Case Study (Part 2) of Low % VRE NEM-wide on 3rd and 4th July 2023

At the end of November 2023 we released GenInsights Quarterly Update for 2023 Q3.

As part of the compilation of this report, we examined many different metrics that point to different aspects of this energy transition – through a number of these metrics, the first week of July 2023 really stood out.

On Monday 6th November, Paul published Part 1 of this ongoing Case Study examining sustained low levels of VRE (Variable Renewable Energy) spanning July 3rd and 4th 2023.


It wasn’t just Paul that found these days of keen interest – those who’ve been following his weekly simulations might have noted the interest from David Osmond as well – who, over on X (formerly Twitter), noted:

‘Those 2 days represented the most challenging days in the 2+ years of my simulations so far. ‘


Hence, we’re undertaking to focus particular attention on this first week in July 2023 to unpick the details of what happened – and its implications for the energy transition.

In this article (Part 2), I am taking the next step in this evolving Case Study – but readers should note that there might be subsequent articles added later, as time permits.  We particularly appreciate the suggestions we receive from readers – either in comments below, on social media (e.g. LinkedIn), or one-on-one.

To recap, Paul noted that during this two-day period, we saw:

  • A sustained low percentage of supply from Variable Renewable Energy (VRE). VRE penetration was below 10% of total supply more than half of the time during this period, noting:
    • This was mainly due to low absolute levels of VRE.
    • But there was also somewhat higher underlying demand (i.e demand including DER such as rooftop solar). Where low production from rooftop solar production occurred simultaneously with low production from large-scale solar farms.
  • Monday 3rd July 2023 also saw lowest incidence of IRPM (Instantaneous Reserve Plant Margin) for the quarter:
    • Down at 15.6% (discussed below).
    • Remembering this is a NEM-wide measure of the balance between supply and demand
  • Only one large price spike across the five NEM regions in the two days. Apart from that one-interval price spike (where the SA RRP hit $1,500.94/MWh at 11:40am NEM time on July 3), spot prices did not go above $500/MWh in any region for any interval over the two days.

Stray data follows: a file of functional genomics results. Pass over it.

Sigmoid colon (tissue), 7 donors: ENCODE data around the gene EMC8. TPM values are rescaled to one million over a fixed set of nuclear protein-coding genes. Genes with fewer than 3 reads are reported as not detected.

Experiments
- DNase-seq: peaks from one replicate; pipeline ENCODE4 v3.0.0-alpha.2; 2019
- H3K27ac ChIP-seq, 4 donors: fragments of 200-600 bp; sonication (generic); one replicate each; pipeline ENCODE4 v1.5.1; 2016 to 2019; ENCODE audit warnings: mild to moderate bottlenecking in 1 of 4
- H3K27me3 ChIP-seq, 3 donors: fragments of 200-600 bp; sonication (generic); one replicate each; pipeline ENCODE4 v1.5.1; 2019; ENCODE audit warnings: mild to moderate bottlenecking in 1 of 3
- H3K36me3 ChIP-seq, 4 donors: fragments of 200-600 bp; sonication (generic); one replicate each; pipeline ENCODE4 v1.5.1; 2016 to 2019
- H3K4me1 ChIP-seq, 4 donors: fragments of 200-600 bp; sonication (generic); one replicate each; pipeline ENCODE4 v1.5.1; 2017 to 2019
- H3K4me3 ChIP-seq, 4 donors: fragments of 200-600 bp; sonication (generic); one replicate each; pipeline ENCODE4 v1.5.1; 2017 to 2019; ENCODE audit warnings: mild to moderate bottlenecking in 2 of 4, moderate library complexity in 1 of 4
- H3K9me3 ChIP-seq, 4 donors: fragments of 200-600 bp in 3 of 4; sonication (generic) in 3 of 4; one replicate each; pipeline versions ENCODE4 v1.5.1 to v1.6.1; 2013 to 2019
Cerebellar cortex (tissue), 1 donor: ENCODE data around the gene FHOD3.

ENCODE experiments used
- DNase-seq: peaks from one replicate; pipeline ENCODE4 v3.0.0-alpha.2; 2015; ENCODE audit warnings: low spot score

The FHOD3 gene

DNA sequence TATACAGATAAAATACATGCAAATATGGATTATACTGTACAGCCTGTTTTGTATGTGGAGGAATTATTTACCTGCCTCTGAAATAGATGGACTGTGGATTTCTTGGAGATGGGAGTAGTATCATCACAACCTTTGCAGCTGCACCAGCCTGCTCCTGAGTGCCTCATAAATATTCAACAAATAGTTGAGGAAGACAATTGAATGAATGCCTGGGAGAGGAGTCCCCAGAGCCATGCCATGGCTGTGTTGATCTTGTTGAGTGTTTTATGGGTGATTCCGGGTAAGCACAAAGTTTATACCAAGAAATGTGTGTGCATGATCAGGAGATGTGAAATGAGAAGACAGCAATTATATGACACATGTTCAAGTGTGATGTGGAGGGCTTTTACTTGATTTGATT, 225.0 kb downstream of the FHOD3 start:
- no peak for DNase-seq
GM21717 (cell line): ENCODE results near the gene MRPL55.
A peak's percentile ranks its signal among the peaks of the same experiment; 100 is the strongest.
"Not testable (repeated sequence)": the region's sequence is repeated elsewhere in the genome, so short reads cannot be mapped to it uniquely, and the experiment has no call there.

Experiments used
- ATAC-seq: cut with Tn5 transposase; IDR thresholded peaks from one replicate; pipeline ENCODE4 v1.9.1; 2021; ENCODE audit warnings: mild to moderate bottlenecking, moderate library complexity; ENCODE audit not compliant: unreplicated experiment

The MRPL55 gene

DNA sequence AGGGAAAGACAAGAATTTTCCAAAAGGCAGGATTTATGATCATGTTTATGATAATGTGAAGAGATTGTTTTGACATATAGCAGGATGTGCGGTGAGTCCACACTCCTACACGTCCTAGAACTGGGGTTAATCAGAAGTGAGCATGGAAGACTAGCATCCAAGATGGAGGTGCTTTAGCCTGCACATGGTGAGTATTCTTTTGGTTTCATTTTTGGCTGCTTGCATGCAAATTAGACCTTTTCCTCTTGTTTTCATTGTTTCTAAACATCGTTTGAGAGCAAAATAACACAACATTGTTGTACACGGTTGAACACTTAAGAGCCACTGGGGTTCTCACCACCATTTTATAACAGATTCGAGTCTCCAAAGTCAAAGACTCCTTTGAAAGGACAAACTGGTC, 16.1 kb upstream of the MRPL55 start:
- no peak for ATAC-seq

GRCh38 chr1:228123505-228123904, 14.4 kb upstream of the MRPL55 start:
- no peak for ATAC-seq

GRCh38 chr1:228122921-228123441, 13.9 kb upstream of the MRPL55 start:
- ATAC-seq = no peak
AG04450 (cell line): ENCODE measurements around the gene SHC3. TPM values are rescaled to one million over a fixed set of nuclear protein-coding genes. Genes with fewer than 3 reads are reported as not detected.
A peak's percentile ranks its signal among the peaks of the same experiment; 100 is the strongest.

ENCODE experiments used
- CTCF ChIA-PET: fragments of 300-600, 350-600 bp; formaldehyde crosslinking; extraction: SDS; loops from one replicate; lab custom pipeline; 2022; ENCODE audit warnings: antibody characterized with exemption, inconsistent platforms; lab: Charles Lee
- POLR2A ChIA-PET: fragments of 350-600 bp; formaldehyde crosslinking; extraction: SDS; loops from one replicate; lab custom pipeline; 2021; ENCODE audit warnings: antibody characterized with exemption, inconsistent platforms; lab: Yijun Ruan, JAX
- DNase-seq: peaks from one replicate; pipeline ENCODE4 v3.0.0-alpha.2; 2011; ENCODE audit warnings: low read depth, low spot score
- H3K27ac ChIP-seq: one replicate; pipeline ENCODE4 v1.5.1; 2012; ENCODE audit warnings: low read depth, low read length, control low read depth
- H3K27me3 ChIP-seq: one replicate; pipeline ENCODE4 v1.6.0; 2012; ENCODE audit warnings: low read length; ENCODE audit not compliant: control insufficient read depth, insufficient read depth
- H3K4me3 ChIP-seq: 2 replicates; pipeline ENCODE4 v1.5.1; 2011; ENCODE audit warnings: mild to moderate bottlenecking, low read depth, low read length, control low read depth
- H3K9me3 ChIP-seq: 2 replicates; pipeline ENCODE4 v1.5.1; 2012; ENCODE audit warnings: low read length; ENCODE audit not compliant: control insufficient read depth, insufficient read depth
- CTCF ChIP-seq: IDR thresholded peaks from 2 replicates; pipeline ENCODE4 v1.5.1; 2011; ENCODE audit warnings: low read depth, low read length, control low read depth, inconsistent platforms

In this second part of the case study, I’m going to take a closer look at the supply-demand balance, and the factors that were driving low VRE production for this prolonged period. As this case study presents a real-world example of the ‘Dunkelflaute‘ problem, I will be analysing the events from a NEM-wide perspective (i.e. ignoring the complexities of transmission and interconnection) in order to dig a bit deeper into the underlying VRE generation fleet – this may help pose some questions for readers who are puzzling over how an ‘energy transition-proof’ system may look.


A tighter supply-demand balance through two successive days

In the image below I’ve charted NEM-wide Instantaneous Reserve Plant Margin (IRPM) on a five-minute basis for July 3 (in orange) and July 4 (in red). I’ve also included the previous day and the successive day in green and blue, respectively, for reference. As we’ve previously explained, IRPM is a real-time indicator of available surplus generation in relation to total demand. A low percentage of IRPM generally signifies a tight supply-demand balance.


Over the course of the two days, NEM-wide IRPM reached a low of 15.6% at 5:45 pm NEM time on July 3rd.

Source: Global-Roam

Compared to the two reference days, we can see NEM-wide IRPM was significantly lower during daylight hours on July 3 and 4, but also, especially low during the sunrise and sunset hours on these days. NEM-wide IRPM hit a minimum of 15.6% on July 3 (at 5:45pm NEM time) and 17.4% on July 4 (at 6:00pm NEM time).

Now, as IRPM is a metric that takes account of both Available Generation and Market Demand.. let’s have a look at both sides of the formula:

Market Demand elevated over 3rd and 4th July 2023

Below we can see how elevated ‘Market Demand’ (i.e. using AEMO TotalDemand number) for these two days played a role in these low IRPM figures.

Poor performance of rooftop solar was contributing to relatively high daytime total demand across the NEM.

Source: Global-Roam

It’s significant to note that in relation to the reference days, we can see that on July 3 and 4:

1)  Market Demand was higher during daylight hours at least in part because of lower rooftop PV yield.

2)  However readers should also note that Market Demand is also higher in the evening, when solar yield is zero anyway.


Available Generation over 3rd and 4th July 2023

The charts shown in the image below hould provide some insight into available generation (the other variable that goes into IRPM) over the two days, highlighting levels of availability amongst each fuel type.

Very low available generation from solar and wind across the NEM was evident on both the 3rd and 4th of July 2023.

Source: ez2view Trend Editor


If time permits, we hope to publish a further extension of this case study that would focus on availability amongst non-VRE generation, but here I will dig deeper into solar and wind generation over these days.


When the sun doesn’t shine

The low production from solar (and somewhat higher underlying demand) can be attributed to a large spread of cloud cover that was hovering above the eastern part of the country during this period. The satellite image below, taken on the late afternoon of July 3rd, highlights the extent to which this cloud cover impacted a very large portion of the NEM’s physical network.


Satellite image from 5:45pm AEST July 3rd 2023 shows extended cloud cover across Eastern Australia.

Source: Windy

The animation below from Solcast demonstrates the effect of this cloud cover on GHI solar irradiance levels the following day (on July 4th). The images in the animation show see very little solar irradiance particularly in the three largest capital cities (Brisbane, Melbourne, and Sydney).